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Less aggression key to Tasmanian Devil survival

New research has found the less often a Tasmanian Devil is bitten, the more likely it is to contract Devil Face Tumour Disease - responsible for wiping out 85% of the population.

Project leader Dr Rodrigo Hamede described the findings as “counter-intuitive”. Rather than the aggressive devils spreading the disease, they were more likely to become infected by biting the tumours of the less aggressive.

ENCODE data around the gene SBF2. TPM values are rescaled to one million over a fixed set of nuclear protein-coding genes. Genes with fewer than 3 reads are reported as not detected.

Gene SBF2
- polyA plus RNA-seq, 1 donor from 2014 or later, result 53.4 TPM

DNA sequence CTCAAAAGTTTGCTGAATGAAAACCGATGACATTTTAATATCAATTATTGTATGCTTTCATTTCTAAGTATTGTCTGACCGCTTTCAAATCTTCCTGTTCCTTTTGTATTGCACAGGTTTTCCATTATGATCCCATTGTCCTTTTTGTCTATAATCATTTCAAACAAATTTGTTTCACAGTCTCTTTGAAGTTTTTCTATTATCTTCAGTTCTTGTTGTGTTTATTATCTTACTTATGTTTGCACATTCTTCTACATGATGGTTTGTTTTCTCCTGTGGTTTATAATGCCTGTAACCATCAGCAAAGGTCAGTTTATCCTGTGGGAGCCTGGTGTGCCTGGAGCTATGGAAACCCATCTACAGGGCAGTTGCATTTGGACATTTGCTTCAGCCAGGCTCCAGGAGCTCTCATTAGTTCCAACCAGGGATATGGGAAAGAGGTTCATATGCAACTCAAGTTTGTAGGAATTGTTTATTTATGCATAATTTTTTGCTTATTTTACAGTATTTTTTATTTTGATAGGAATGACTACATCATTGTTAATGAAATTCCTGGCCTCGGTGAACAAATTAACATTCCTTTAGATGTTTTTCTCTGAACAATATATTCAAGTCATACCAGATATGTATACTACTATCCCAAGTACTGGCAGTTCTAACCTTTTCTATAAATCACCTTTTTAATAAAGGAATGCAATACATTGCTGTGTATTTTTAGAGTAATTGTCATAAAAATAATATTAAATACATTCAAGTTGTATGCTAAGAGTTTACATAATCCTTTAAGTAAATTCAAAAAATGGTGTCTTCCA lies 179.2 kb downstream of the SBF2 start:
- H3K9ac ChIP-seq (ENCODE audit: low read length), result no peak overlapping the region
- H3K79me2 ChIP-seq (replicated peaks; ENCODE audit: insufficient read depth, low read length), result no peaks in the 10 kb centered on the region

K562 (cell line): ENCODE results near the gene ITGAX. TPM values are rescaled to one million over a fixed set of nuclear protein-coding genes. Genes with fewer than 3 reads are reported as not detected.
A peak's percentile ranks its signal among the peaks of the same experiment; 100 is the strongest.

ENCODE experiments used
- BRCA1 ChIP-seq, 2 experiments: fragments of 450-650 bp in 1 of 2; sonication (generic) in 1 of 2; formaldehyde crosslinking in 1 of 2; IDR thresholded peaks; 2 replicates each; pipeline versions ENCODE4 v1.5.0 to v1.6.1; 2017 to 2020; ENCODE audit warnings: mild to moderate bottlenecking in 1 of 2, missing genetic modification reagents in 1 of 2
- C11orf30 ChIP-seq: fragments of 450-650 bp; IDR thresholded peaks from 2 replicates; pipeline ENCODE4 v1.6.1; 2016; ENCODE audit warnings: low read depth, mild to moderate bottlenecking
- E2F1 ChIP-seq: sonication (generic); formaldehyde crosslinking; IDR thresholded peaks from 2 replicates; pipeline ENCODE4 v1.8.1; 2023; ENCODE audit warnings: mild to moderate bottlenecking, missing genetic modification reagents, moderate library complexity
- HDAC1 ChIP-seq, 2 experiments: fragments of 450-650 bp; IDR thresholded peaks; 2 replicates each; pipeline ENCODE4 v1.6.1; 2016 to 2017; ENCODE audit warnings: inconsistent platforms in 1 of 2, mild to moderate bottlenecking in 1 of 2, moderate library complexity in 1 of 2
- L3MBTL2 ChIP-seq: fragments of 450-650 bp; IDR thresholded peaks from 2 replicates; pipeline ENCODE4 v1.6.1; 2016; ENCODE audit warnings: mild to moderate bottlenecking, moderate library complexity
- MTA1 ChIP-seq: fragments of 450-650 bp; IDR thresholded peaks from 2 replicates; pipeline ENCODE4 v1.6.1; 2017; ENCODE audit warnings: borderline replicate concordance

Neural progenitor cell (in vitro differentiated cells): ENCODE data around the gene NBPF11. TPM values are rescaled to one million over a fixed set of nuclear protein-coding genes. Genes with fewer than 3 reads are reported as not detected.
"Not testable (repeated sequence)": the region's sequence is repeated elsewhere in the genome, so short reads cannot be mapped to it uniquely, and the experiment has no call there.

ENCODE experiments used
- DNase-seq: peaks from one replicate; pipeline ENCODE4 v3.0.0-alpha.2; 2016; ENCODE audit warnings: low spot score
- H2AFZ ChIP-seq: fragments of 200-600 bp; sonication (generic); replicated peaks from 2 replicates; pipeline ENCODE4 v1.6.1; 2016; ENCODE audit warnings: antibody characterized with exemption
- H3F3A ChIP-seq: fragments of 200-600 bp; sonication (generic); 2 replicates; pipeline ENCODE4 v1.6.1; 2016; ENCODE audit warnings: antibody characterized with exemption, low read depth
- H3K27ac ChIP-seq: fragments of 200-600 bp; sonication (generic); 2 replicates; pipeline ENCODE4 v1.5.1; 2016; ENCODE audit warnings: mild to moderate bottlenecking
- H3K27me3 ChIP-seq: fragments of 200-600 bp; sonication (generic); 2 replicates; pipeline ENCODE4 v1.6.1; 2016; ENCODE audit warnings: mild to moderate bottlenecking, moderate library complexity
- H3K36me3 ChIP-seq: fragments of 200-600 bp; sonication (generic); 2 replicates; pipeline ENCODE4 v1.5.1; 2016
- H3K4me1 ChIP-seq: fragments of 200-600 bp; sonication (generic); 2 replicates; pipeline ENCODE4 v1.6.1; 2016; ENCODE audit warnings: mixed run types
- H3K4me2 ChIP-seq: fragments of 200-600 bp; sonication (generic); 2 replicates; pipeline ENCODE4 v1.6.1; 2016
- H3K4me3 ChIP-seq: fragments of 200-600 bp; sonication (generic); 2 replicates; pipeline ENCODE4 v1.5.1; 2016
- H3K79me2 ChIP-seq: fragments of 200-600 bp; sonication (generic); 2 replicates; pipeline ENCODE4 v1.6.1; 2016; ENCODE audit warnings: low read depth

The results can be used to reduce the disease by boosting breeding of less aggressive, therefore the more resilient devils.

Read more at University of Tasmania

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